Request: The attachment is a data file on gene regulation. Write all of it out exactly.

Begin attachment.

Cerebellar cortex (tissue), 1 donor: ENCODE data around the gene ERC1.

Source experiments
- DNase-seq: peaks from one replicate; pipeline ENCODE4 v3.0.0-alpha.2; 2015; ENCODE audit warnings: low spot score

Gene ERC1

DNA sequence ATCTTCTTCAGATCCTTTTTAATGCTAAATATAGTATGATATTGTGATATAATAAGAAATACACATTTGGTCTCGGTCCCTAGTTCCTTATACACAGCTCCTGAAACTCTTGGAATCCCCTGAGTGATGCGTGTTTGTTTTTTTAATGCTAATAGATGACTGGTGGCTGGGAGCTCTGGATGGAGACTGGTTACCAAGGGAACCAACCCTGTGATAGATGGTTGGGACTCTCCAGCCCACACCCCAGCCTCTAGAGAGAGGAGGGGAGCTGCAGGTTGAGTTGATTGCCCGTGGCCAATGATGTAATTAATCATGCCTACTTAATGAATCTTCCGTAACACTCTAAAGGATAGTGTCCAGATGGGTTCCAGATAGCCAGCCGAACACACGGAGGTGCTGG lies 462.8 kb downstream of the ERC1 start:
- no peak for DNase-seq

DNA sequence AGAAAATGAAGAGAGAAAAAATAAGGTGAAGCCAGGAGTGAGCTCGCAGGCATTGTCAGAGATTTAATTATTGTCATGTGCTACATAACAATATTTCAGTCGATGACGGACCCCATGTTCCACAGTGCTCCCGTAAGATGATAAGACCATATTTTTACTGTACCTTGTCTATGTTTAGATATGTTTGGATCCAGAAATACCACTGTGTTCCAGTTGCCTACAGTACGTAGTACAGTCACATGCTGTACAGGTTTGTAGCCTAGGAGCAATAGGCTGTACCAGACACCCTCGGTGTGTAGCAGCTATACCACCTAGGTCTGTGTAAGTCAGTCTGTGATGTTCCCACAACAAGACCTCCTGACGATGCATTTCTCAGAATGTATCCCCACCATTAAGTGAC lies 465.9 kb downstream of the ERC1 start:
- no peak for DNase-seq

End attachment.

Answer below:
Cerebellar cortex (tissue), 1 donor: ENCODE data around the gene ERC1.

Source experiments
- DNase-seq: peaks from one replicate; pipeline ENCODE4 v3.0.0-alpha.2; 2015; ENCODE audit warnings: low spot score

Gene ERC1

DNA sequence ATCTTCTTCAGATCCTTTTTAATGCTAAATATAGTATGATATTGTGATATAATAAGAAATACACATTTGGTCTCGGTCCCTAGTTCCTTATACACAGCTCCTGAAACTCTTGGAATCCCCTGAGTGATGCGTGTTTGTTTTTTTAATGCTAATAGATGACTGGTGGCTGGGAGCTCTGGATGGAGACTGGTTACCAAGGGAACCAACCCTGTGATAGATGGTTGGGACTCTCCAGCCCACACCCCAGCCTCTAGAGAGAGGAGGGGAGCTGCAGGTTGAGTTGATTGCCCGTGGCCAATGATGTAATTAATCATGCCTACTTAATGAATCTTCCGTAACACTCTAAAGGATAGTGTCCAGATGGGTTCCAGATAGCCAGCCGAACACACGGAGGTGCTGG lies 462.8 kb downstream of the ERC1 start:
- no peak for DNase-seq

DNA sequence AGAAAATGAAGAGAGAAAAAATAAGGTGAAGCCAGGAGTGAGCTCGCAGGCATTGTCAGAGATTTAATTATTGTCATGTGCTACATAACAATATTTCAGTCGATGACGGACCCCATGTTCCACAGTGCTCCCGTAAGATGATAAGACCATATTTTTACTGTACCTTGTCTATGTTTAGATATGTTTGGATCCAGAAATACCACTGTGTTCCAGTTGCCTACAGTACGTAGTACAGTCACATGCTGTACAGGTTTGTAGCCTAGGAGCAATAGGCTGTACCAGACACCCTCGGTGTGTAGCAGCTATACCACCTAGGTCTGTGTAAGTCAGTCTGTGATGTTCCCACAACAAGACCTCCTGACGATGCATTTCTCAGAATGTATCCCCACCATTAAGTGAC lies 465.9 kb downstream of the ERC1 start:
- no peak for DNase-seq